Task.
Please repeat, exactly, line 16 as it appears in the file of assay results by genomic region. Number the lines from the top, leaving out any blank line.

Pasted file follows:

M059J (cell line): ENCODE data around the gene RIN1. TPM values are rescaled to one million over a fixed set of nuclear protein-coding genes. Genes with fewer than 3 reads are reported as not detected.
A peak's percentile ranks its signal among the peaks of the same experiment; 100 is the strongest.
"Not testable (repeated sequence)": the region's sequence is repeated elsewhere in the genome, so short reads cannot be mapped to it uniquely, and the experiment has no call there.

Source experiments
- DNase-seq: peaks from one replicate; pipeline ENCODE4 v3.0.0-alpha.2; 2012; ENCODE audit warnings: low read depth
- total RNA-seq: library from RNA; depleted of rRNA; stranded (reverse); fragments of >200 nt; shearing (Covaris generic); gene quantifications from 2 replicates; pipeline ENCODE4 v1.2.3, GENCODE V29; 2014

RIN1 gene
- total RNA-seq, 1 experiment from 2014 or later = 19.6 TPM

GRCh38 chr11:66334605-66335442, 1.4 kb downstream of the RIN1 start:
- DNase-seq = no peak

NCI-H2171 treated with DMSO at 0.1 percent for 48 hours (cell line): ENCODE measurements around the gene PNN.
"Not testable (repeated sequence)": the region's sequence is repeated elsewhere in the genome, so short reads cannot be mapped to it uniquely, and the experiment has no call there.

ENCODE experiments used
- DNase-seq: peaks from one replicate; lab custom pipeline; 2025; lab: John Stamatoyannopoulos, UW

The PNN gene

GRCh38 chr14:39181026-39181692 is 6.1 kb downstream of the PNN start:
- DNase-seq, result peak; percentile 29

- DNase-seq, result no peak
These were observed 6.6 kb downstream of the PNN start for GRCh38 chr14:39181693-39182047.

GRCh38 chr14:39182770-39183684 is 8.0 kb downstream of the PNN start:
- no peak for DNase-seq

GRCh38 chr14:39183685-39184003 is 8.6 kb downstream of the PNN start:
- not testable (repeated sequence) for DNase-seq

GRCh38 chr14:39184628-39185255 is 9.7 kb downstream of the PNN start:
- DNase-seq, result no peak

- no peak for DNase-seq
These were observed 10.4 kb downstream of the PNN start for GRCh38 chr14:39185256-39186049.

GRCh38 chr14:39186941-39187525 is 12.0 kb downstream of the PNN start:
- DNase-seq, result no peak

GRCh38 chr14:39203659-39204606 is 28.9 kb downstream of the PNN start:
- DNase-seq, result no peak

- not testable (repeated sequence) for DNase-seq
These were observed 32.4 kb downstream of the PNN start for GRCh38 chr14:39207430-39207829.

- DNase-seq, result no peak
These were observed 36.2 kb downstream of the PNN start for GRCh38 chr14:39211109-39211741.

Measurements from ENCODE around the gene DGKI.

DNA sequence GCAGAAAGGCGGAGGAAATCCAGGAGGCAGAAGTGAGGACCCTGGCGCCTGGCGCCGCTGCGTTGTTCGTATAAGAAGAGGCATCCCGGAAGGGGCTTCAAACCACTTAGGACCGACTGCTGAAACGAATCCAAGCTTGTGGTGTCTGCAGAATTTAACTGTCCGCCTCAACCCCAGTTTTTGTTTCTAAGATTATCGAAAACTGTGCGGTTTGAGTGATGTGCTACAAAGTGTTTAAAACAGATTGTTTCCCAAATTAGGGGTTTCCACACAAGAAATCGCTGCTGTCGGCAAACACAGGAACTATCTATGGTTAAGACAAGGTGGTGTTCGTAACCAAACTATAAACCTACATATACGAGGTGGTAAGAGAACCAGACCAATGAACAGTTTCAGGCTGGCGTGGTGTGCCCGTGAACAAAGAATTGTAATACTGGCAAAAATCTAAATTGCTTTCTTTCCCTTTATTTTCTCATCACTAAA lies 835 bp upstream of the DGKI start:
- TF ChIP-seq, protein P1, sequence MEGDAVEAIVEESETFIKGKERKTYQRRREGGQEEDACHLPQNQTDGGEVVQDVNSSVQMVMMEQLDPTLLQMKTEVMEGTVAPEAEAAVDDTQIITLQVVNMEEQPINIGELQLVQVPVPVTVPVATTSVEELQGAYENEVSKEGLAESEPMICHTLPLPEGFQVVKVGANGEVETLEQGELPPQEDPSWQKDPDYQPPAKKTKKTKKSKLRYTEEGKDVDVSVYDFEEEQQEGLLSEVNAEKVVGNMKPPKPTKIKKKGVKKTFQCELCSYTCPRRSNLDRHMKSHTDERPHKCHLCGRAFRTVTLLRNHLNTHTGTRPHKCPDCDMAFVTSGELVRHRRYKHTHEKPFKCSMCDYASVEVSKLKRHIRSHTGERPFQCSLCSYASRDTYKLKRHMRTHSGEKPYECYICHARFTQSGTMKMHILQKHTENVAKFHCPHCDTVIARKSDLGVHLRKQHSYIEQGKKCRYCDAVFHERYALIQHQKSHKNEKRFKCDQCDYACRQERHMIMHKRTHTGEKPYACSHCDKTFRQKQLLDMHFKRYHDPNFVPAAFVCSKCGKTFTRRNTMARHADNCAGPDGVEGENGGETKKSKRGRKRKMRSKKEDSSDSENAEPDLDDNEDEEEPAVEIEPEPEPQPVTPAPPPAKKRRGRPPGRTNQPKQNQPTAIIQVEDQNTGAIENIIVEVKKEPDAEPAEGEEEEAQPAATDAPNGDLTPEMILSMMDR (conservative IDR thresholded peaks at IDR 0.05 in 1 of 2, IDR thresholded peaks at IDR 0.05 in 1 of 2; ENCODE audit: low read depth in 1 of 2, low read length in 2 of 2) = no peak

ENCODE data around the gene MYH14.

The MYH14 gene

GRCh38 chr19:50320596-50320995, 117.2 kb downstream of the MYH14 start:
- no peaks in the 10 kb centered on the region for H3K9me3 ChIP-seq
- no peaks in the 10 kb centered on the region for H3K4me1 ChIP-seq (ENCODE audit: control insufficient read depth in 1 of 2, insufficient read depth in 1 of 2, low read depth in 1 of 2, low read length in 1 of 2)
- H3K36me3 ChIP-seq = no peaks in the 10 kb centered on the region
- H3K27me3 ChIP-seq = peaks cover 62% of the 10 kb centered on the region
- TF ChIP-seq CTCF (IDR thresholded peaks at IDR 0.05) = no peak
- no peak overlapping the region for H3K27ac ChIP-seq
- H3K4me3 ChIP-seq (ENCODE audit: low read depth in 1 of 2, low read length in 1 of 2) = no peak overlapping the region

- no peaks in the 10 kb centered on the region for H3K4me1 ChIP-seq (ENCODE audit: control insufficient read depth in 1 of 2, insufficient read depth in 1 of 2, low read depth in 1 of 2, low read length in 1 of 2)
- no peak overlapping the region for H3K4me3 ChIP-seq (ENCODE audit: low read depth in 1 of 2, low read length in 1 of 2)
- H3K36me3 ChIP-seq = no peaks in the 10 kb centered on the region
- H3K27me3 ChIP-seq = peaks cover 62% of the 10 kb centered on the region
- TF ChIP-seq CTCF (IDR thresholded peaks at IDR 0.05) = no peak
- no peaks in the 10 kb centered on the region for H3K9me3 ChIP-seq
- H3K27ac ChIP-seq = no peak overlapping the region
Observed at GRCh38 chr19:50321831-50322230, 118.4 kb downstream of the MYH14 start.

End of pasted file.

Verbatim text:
GRCh38 chr14:39181026-39181692 is 6.1 kb downstream of the PNN start: